With more and more dating apps circulating around the app store, it seems almost overwhelming the number of choices men and women have to find one another. Whatever it is people are looking for, there appear endless opportunities to find the right ‘match’ in your own personal search for Mr. or Mrs. Right.
However, despite all the options, the all too familiar phrase of: “Who says romance is dead?”, seems like a more appropriate question to ask than ever.
If it isn’t a lack of chivalry in the world, it’s the general good will to one another in the game of love, where mind games are more present than in a battle between two football managers; the ratio of divorces and marriages is on a trend which could see more annual divorces than marriages in the near future.
With marriages in England and Wales peaking in 1972 at 426,241 for the year, this figure dropped as low as 232,443 by 2009, and was only slightly higher as recently as 2014 with 247,372 marrying that year.
Bear in mind this is numbers for just opposite-sex couples and therefore the total number of marriages will be slightly higher, but the decline of people getting married over the last 60 years could continue with Millenials becoming increasingly less interested in marrying their partner.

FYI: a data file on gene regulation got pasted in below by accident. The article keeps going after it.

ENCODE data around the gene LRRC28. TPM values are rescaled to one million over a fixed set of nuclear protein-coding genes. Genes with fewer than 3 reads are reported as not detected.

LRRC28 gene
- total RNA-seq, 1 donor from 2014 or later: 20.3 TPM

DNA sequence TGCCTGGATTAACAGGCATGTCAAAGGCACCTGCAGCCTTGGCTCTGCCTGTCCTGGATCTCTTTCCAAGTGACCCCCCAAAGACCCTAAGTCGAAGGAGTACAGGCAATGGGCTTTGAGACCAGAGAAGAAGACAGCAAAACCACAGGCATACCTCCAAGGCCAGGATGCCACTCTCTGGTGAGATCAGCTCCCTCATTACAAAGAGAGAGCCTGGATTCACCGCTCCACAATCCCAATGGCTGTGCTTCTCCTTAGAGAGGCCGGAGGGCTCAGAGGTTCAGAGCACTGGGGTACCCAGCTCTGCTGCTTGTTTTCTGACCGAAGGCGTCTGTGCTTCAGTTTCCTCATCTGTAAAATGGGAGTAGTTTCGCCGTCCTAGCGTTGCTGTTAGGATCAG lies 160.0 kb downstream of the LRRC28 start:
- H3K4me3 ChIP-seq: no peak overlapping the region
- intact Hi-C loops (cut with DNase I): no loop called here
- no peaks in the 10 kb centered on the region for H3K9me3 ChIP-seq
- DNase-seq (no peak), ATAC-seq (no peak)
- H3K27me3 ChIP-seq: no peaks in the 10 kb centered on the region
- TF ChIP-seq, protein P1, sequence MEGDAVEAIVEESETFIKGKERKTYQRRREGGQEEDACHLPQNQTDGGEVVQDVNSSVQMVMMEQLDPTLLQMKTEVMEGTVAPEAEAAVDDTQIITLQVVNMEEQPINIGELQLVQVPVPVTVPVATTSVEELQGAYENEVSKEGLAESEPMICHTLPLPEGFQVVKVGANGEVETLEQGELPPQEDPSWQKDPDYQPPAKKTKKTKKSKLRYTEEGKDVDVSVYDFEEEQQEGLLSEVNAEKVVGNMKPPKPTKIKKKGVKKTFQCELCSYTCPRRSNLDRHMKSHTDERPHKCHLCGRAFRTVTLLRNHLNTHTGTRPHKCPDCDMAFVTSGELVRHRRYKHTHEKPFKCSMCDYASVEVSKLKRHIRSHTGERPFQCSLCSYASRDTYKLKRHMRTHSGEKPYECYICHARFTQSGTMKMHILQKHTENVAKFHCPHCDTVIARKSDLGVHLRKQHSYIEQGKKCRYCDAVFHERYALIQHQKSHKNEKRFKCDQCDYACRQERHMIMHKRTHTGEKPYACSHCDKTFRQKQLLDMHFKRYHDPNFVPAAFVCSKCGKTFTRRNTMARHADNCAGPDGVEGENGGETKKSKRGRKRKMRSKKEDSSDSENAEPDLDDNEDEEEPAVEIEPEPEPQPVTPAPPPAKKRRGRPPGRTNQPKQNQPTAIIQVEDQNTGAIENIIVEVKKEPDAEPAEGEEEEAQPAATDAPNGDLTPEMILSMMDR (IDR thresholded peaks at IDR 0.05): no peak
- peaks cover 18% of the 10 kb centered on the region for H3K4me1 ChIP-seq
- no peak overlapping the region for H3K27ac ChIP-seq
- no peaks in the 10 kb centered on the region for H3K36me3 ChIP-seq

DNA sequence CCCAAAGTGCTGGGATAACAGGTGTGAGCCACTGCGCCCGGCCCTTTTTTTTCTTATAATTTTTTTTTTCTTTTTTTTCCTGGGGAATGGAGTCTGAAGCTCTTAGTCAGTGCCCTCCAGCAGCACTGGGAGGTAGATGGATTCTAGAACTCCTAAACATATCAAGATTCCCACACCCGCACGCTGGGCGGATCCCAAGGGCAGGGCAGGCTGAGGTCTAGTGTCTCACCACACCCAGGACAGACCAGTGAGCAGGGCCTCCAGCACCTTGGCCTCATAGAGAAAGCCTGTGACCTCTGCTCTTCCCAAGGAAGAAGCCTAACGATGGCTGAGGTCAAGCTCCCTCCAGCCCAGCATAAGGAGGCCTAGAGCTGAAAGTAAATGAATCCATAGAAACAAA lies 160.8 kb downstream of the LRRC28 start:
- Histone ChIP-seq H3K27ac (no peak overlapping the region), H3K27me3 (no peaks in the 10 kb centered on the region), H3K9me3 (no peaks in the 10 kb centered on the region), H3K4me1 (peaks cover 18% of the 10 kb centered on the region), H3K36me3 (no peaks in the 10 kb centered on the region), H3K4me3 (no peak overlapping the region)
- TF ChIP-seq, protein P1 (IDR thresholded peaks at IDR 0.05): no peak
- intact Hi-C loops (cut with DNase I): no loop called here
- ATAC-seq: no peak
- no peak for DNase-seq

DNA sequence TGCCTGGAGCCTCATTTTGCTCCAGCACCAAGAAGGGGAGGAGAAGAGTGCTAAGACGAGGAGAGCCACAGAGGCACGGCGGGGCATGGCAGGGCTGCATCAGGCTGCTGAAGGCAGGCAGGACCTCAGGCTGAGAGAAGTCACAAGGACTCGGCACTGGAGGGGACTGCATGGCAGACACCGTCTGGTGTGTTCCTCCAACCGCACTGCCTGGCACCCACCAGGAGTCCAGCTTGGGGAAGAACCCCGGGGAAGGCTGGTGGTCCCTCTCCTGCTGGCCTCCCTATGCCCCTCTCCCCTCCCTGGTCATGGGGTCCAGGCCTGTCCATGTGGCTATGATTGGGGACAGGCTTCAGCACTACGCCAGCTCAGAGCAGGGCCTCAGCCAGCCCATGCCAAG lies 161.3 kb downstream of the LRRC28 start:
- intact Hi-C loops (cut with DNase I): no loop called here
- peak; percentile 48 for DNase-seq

With factors such as the expense and youths not as willing to commit as people were 30-50 years ago, divorcees also saw a huge spike in numbers with laws such as the Divorce Reform Act being passed in 1969 – meaning couples could prove how their ‘relationship’ broke down with far greater ease.
The good news – for the romantics out there – is that divorce numbers, although dramatically increased since the ’50s, have fallen since peaking in 1985 at 160,300. This figure continues to fall where 106,959 divorces were registered in 2016, but it is still a figure which does not look like drastically decreasing anytime soon.
Divorce rates are up in the UK. JSY stays fairly constant with only 2 more divorces than the same time last year https://t.co/Ickuc0FPZG
— Viberts (@VibertsLawyers) October 19, 2017
Finacial factors appear to be the biggest limitation; couples are more inclined to rent than buy a house, and then settling for living with one another rather than making a legal binding commitment as marriage requires.
It’s not just the UK where numbers are down, it’s a similar story in the US with marriage figures down from around 2.5million each year in the 1980s, to a figure at 2million by 2016.
With the number of marriages continually on the decline, it could see divorces eventually overtake the number of marriages which happen each year; with an average wedding cost at around £30,000, it could be saving a lot of Millenials expensive costs in their relationships.